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Iversen’s Multiconfused Log (see p.1!)

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Iversen
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 Message 2129 of 3959
15 November 2010 at 12:46am | IP Logged 
Kuikentje wrote:

Yes the 12 and the 24h clock is confusing I think, but worser are the "half past" or "half to" hours because you can remember the hour's number but not if the person had said half past or to: you have to remember in which language was it said. Mostly, I read my foreign languages, but sometimes when it's spoken this is especially difficult!!

Iversen, have you a list for the languages in which it's "half past" (English, French, Spanish, Italian, Portuguese, etc) and in which it's "half to" (German, Dutch, Hungarian etc) I suppose that in Danish, Swedish and Norwegian the people say "half to"? It's the Germanic vs Romance thing, but I'm think about the other languages as well.


In Danish we say

kl. 2 = 14.00 (or if appropriate 02.00)
kl. 2 om natten/nat = 02.00

kvart over 2: 14.15 (or 2.15)
halv 3: 14.30
kvart i 3: 14.45

It might indeed be worth doing a comparative list over the ways different languages have dealt with this problem. Maybe it is already somewhere on the internet, and otherwise I might be tempted to make such a list myself


Edited by Iversen on 14 September 2011 at 1:35am

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Fasulye
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 Message 2130 of 3959
15 November 2010 at 9:08am | IP Logged 
Iversen wrote:
Kuikentje wrote:
Iversen, have you a list for the languages in which it's "half past" (English, French, Spanish, Italian, Portuguese, etc) and in which it's "half to" (German, Dutch, Hungarian etc) I suppose that in Danish, Swedish and Norwegian the people say "half to"? It's the Germanic vs Romance thing, but I'm think about the other languages as well.


In Danish we say

kl. 2 = 14.00 (or if appropriate 02.00)
kl. 2 om natten/nat = 02.00

kvart over 2: 14.15 (or 2.15)
halv 3: 14.30
kvart i 3: 14.45 (EDIT)

It might indeed be worth doing a comparative list over the ways different languages have dealt with this problem. Maybe it is already somewhere on the internet, and otherwise I might be tempted to make such a list myself


This will be the topic of the next lesson of my Danish course. So by coincidence this explanantion is really useful for me!!!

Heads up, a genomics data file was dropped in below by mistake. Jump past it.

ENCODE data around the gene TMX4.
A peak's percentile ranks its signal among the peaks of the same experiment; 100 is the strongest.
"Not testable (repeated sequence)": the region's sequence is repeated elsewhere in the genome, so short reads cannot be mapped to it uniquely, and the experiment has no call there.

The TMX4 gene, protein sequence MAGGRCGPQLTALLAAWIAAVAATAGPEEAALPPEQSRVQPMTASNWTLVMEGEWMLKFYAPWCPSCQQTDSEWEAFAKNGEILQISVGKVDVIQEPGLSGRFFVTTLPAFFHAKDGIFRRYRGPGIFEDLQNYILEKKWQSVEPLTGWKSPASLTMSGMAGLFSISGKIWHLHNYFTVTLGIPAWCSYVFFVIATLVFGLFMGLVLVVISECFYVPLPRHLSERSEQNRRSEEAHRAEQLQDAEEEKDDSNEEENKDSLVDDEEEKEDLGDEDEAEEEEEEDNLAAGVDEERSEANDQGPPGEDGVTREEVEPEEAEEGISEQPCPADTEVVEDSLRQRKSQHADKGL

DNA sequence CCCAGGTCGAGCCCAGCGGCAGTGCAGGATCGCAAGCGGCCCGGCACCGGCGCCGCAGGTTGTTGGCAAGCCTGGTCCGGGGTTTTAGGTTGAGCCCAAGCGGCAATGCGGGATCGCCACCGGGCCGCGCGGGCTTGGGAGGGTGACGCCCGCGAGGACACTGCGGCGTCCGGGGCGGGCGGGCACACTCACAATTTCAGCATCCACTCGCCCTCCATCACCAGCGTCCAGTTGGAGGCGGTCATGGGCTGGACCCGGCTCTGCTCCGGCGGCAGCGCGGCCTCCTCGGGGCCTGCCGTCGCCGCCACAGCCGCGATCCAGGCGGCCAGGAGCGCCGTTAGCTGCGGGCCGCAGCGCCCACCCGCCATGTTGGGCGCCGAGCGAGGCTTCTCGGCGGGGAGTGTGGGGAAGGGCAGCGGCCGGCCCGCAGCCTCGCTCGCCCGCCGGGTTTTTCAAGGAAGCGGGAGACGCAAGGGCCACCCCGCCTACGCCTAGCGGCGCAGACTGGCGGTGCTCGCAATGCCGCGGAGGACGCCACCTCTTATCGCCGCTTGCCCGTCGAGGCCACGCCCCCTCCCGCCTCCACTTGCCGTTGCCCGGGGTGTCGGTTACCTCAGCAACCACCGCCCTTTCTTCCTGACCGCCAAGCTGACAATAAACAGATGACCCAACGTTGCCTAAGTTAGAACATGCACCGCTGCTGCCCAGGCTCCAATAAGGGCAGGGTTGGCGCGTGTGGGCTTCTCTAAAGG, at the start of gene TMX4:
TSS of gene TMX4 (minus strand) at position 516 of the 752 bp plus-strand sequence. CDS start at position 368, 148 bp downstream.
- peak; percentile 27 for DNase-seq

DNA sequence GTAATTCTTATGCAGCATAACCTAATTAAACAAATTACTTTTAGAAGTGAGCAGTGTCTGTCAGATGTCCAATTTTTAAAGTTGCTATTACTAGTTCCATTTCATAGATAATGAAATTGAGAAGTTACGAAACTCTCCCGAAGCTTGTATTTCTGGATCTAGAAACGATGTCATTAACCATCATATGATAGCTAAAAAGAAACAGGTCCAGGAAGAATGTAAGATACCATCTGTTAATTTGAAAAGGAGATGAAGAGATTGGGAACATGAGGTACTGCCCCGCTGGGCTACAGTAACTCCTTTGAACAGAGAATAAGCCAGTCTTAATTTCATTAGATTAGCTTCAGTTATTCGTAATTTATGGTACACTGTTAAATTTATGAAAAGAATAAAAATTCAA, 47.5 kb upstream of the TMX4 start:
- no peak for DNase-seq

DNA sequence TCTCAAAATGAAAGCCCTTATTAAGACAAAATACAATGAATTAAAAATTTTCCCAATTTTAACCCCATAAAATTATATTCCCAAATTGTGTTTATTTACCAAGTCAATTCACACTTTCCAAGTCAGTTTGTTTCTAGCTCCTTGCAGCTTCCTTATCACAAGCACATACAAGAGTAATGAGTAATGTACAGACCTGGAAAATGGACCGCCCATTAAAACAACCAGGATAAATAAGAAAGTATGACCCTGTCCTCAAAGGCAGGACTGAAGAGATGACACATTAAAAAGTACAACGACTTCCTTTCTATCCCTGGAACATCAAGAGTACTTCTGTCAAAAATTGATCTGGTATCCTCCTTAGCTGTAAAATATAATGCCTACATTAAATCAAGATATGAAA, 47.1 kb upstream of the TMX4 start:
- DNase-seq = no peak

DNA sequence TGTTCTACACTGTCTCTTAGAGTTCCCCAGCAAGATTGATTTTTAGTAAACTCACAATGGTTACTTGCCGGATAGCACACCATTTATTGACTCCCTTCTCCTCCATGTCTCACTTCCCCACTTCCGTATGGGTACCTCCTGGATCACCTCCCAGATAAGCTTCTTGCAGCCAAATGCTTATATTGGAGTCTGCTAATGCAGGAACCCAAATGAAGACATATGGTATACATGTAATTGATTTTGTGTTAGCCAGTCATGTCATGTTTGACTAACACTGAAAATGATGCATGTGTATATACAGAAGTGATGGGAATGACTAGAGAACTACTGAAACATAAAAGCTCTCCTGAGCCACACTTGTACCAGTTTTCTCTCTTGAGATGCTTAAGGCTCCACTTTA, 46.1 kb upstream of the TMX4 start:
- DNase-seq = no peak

Fasulye

Edited by Fasulye on 15 November 2010 at 12:29pm

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Iversen
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 Message 2131 of 3959
15 November 2010 at 9:21am | IP Logged 
Then please notice a tiny error: kvart i 3 should be 14.45, not 14.35

... and to complete the explanation:

14.01 til 14.29: x minutter over to
14.31 til 14.59: x minutter i tre

EDIT: and if you are close to the half hour mark you can also use this as a reference, say up to 10 minutes (more if you have something important happening at xx.30):

approx. 14.20 to 14.29: x minutter i halv tre
approx. 14.31 to 14.40: x minutter over halv tre

(and we usually don't drop "minutter")

And we can even use the 24 hour clock: klokken 14.53 = klokken fjorten treoghalvtreds



Edited by Iversen on 15 November 2010 at 2:18pm

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M. Medialis
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 Message 2132 of 3959
15 November 2010 at 1:39pm | IP Logged 
Iversen wrote:
... and to complete the explanation:

14.01 til 14.29: x minutter over to
14.31 til 14.59: x minutter i tre


In Swedish, we ususally don't say "25 över två", but rather "5 i halv tre" when talking about 14.25. Is this common?
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Iversen
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 Message 2133 of 3959
15 November 2010 at 2:13pm | IP Logged 
Actually we do something like it in Danish when we are close to the half hour mark. I have edited my last message to include this complication.

Edited by Iversen on 15 November 2010 at 4:01pm

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Iversen
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 Message 2135 of 3959
16 November 2010 at 6:19pm | IP Logged